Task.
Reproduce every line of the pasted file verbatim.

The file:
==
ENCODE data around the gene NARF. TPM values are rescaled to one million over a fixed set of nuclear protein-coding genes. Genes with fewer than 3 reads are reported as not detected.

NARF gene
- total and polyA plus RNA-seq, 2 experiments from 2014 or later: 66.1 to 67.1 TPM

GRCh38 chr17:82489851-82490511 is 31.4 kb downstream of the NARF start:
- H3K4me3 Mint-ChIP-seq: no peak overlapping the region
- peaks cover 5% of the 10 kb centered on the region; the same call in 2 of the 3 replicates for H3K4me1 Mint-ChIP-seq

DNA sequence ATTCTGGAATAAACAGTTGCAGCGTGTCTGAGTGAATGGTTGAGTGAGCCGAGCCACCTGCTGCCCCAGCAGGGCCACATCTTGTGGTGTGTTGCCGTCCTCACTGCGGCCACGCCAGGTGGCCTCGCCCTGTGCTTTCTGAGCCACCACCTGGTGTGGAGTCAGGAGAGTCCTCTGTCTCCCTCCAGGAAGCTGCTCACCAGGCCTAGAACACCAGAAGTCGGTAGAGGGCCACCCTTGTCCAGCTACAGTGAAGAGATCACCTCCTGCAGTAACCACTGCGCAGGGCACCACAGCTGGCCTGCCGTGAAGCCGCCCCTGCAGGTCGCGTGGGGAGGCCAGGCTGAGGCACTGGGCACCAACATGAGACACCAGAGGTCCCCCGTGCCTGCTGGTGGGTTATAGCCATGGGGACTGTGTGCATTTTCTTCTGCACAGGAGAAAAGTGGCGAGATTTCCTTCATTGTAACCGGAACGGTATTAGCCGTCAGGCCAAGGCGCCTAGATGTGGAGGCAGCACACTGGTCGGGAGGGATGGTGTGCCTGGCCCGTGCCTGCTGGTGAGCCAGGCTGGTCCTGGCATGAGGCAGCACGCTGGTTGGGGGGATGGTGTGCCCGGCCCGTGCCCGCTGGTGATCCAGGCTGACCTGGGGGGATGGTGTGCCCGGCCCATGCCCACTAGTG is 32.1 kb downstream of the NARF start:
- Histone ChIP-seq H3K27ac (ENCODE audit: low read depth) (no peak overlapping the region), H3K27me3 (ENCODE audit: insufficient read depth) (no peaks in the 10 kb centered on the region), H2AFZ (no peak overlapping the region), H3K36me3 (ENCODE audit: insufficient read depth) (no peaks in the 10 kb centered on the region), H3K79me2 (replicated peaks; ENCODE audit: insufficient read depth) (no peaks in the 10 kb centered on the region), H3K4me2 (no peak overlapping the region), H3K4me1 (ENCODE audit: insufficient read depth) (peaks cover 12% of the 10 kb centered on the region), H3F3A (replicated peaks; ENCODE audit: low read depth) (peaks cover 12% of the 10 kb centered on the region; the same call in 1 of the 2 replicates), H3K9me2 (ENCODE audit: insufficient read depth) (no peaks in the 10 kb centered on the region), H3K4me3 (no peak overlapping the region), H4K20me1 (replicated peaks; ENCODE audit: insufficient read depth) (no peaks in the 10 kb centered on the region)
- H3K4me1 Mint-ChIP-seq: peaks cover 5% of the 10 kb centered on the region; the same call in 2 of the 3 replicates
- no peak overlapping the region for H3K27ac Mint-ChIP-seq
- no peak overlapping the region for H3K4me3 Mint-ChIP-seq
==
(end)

ENCODE data around the gene NARF. TPM values are rescaled to one million over a fixed set of nuclear protein-coding genes. Genes with fewer than 3 reads are reported as not detected.

NARF gene
- total and polyA plus RNA-seq, 2 experiments from 2014 or later: 66.1 to 67.1 TPM

GRCh38 chr17:82489851-82490511 is 31.4 kb downstream of the NARF start:
- H3K4me3 Mint-ChIP-seq: no peak overlapping the region
- peaks cover 5% of the 10 kb centered on the region; the same call in 2 of the 3 replicates for H3K4me1 Mint-ChIP-seq

DNA sequence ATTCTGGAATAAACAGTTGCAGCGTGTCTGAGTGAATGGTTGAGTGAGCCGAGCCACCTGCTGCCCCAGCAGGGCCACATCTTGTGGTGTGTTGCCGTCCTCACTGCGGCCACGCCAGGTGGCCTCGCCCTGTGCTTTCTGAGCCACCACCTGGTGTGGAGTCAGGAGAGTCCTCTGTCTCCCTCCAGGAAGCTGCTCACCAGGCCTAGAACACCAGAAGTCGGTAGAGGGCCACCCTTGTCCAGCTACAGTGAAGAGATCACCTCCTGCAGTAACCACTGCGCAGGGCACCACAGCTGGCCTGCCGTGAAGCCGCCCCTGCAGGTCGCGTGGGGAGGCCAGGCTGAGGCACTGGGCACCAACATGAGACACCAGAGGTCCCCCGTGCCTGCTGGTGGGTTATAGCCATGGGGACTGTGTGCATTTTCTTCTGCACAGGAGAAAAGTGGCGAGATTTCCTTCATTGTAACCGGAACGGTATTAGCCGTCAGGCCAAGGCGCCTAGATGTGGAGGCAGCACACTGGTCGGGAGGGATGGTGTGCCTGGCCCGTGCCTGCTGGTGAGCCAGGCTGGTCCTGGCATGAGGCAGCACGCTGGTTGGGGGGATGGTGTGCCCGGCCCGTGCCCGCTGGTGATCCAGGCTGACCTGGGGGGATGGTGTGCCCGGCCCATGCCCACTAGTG is 32.1 kb downstream of the NARF start:
- Histone ChIP-seq H3K27ac (ENCODE audit: low read depth) (no peak overlapping the region), H3K27me3 (ENCODE audit: insufficient read depth) (no peaks in the 10 kb centered on the region), H2AFZ (no peak overlapping the region), H3K36me3 (ENCODE audit: insufficient read depth) (no peaks in the 10 kb centered on the region), H3K79me2 (replicated peaks; ENCODE audit: insufficient read depth) (no peaks in the 10 kb centered on the region), H3K4me2 (no peak overlapping the region), H3K4me1 (ENCODE audit: insufficient read depth) (peaks cover 12% of the 10 kb centered on the region), H3F3A (replicated peaks; ENCODE audit: low read depth) (peaks cover 12% of the 10 kb centered on the region; the same call in 1 of the 2 replicates), H3K9me2 (ENCODE audit: insufficient read depth) (no peaks in the 10 kb centered on the region), H3K4me3 (no peak overlapping the region), H4K20me1 (replicated peaks; ENCODE audit: insufficient read depth) (no peaks in the 10 kb centered on the region)
- H3K4me1 Mint-ChIP-seq: peaks cover 5% of the 10 kb centered on the region; the same call in 2 of the 3 replicates
- no peak overlapping the region for H3K27ac Mint-ChIP-seq
- no peak overlapping the region for H3K4me3 Mint-ChIP-seq